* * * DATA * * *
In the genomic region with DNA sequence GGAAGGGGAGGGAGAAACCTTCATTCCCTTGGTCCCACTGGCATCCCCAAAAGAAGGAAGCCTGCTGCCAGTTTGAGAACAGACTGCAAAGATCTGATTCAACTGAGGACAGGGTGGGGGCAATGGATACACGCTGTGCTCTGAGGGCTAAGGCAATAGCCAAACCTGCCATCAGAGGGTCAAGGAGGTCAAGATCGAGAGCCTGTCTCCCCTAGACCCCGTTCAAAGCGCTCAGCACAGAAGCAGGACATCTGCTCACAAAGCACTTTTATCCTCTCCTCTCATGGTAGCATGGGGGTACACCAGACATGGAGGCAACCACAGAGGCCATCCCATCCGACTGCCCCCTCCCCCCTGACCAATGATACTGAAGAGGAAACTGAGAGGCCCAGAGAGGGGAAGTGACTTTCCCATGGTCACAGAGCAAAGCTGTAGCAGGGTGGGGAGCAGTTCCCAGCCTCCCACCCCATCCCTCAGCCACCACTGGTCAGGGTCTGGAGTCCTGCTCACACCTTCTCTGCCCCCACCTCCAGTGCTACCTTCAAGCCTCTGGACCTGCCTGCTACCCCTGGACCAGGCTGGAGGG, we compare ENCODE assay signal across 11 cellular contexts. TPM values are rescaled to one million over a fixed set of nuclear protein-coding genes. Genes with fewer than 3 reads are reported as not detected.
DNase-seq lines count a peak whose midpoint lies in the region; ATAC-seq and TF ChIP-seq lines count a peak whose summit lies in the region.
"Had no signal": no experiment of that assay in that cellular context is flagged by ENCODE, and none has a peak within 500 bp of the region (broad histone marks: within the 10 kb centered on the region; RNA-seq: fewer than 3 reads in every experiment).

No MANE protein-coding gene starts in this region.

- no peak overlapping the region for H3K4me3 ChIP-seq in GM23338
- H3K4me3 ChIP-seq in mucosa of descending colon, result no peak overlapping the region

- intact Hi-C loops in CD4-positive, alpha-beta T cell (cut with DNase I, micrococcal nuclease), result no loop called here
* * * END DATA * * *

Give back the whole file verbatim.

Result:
In the genomic region with DNA sequence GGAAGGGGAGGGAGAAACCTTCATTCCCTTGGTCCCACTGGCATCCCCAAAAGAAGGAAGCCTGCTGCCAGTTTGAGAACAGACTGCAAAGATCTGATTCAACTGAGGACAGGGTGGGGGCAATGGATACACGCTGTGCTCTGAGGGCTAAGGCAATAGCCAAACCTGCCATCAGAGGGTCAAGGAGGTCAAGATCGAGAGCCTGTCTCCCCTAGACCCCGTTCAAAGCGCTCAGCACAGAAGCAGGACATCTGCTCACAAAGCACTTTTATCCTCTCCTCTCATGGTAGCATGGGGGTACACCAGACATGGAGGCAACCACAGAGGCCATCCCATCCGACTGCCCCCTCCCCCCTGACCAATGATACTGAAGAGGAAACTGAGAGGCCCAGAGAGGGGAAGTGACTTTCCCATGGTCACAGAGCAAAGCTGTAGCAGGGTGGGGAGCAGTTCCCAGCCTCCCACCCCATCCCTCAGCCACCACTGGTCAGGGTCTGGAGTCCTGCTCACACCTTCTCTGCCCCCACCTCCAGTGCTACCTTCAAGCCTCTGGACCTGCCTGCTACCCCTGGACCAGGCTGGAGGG, we compare ENCODE assay signal across 11 cellular contexts. TPM values are rescaled to one million over a fixed set of nuclear protein-coding genes. Genes with fewer than 3 reads are reported as not detected.
DNase-seq lines count a peak whose midpoint lies in the region; ATAC-seq and TF ChIP-seq lines count a peak whose summit lies in the region.
"Had no signal": no experiment of that assay in that cellular context is flagged by ENCODE, and none has a peak within 500 bp of the region (broad histone marks: within the 10 kb centered on the region; RNA-seq: fewer than 3 reads in every experiment).

No MANE protein-coding gene starts in this region.

- no peak overlapping the region for H3K4me3 ChIP-seq in GM23338
- H3K4me3 ChIP-seq in mucosa of descending colon, result no peak overlapping the region

- intact Hi-C loops in CD4-positive, alpha-beta T cell (cut with DNase I, micrococcal nuclease), result no loop called here